Meat firms calm in face of swine flu
As the swine flu epidemic spread throughout the world last week, unsubstantiated fears spread along with it. In many countries the idea that the virus can be transmitted by eating pork products had taken root, leading consumers to avoid purchasing or eating pork meat.
According to the US Centers for Disease Control and Prevention, however, "Swine influenza viruses are not spread by food. You cannot get swine influenza from eating pork or pork products."
Nevertheless, Egypt ordered a national pig slaughter last week, effectively wiping out the country's 300,000 pigs, ignoring UN assurances that there was no need. And in the US, consumers' fear of the virus sent the prices of pig carcasses downward, sparking serious concern among pig breeders.
The situation in the Polish industry, which counts 14 million head of swine, is relatively optimistic, however. Chief Veterinary Inspector Janusz Związek assured WBJ that Poland would not imitate the Egyptian "armageddon."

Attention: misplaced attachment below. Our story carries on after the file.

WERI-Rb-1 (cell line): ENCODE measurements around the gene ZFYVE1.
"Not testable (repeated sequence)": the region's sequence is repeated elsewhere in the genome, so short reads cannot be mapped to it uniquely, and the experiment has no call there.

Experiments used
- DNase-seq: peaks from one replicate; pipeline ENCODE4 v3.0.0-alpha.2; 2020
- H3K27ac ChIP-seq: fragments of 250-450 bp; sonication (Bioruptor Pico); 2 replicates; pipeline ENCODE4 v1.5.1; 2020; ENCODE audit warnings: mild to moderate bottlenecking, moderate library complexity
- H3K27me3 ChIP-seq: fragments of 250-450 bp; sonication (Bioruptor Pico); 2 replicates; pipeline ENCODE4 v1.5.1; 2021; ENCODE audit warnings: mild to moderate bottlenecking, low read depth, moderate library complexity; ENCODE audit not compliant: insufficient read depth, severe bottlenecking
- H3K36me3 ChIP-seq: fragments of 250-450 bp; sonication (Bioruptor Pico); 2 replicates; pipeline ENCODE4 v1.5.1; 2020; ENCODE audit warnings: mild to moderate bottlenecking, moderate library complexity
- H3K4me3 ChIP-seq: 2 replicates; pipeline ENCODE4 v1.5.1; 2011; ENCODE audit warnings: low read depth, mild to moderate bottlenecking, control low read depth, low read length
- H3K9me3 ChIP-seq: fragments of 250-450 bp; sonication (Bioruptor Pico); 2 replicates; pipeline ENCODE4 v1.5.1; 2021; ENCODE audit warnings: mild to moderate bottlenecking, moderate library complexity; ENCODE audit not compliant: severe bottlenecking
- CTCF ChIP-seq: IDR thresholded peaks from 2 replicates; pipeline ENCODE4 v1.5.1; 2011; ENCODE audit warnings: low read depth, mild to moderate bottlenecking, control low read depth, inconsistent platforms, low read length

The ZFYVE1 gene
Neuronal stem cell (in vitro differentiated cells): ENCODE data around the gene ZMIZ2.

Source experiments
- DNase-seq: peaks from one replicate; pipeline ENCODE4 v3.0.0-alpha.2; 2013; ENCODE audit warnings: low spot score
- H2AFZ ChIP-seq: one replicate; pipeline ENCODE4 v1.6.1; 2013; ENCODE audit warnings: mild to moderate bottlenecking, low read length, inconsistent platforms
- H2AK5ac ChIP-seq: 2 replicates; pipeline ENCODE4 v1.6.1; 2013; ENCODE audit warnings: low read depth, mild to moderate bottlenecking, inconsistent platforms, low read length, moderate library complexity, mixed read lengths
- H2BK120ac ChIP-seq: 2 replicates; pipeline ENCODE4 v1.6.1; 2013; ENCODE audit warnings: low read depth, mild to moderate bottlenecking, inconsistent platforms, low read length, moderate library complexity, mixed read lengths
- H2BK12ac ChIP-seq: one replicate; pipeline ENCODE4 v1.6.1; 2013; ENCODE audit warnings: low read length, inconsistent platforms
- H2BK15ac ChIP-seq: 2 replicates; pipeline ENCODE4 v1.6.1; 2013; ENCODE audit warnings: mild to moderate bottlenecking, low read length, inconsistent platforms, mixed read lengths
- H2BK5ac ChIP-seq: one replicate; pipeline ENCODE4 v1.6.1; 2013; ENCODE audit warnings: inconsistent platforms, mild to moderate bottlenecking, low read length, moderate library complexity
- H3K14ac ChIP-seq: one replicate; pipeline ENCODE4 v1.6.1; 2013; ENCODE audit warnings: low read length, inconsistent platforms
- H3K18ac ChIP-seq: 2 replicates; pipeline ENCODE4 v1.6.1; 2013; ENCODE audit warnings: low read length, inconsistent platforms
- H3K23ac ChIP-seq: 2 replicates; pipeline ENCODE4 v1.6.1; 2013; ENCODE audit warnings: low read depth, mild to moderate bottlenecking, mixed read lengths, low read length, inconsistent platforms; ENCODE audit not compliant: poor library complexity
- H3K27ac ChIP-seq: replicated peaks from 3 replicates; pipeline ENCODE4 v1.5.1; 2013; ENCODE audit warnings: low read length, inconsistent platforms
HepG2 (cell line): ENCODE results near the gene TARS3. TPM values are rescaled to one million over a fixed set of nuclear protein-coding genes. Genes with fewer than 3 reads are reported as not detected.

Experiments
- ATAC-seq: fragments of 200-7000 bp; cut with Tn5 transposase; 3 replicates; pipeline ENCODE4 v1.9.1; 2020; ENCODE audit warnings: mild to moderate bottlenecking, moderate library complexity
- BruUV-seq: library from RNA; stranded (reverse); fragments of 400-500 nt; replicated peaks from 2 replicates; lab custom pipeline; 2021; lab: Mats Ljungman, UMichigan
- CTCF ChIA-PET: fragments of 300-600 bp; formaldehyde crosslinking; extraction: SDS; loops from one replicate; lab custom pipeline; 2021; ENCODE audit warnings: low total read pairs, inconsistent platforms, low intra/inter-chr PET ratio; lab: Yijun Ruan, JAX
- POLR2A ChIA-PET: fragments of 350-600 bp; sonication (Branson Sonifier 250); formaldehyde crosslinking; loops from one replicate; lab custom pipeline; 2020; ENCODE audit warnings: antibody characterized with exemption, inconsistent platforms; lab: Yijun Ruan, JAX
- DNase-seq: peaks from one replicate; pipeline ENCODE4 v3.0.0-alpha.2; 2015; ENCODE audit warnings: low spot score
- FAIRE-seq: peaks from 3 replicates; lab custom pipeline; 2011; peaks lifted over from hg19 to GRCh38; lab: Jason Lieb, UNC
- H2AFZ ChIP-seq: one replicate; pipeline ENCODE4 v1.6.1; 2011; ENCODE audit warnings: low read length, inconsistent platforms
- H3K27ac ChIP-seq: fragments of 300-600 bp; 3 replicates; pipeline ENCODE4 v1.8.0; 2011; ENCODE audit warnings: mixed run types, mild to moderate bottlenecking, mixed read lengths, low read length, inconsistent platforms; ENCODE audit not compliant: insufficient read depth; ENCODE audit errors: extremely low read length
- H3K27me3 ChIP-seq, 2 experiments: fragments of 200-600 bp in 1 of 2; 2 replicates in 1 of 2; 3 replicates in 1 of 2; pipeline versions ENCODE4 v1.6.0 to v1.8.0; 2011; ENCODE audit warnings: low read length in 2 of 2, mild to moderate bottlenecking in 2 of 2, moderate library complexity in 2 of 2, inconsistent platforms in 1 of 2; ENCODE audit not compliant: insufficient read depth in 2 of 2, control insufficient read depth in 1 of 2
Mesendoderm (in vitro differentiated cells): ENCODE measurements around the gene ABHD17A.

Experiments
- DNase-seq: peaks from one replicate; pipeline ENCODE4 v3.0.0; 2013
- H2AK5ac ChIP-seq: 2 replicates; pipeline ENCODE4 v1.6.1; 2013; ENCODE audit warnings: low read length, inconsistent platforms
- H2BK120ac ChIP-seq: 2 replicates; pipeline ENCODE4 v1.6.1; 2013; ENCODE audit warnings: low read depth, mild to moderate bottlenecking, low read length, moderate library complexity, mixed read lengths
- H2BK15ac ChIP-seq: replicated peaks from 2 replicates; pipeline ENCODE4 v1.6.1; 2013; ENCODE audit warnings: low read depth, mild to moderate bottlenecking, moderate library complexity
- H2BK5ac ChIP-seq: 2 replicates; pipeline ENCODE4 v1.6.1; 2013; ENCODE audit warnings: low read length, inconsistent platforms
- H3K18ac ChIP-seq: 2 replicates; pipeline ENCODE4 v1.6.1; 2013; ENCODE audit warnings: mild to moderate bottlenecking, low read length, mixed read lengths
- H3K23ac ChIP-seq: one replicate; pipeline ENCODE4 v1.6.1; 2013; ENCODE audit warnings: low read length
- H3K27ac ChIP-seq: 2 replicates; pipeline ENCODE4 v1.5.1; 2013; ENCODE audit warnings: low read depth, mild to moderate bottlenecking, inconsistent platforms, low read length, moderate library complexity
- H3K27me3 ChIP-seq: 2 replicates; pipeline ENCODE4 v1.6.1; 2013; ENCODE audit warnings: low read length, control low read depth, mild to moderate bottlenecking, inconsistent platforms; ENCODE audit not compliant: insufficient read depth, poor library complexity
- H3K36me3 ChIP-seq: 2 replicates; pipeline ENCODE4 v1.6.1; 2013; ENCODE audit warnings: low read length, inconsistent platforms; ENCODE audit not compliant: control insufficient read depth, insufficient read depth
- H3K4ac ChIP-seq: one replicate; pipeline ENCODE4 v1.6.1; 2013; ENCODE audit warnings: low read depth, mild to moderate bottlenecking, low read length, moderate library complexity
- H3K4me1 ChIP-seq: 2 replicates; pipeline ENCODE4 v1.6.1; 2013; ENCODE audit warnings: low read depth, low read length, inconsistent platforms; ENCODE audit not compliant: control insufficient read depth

"The very name of the flu is unfortunate [for the meat industry]," Związek said.
The opinion was shared by Witold Choiński, president of the Polish Meat Association, who told TVN CNBC that the virus should have been called the "Mexican flu," since that was where the first cases were first observed.
Asked if the current outbreak of swine flu would have any effect on the state of the Polish meat industry, Roman Miler, vice president of meat producer PKM Duda, said, "The situation will not cause any financial losses to the meat sector in Poland."
He noted, however, that his firm is strengthening its "health and bio-security procedures," so as to prevent the virus from entering its plants.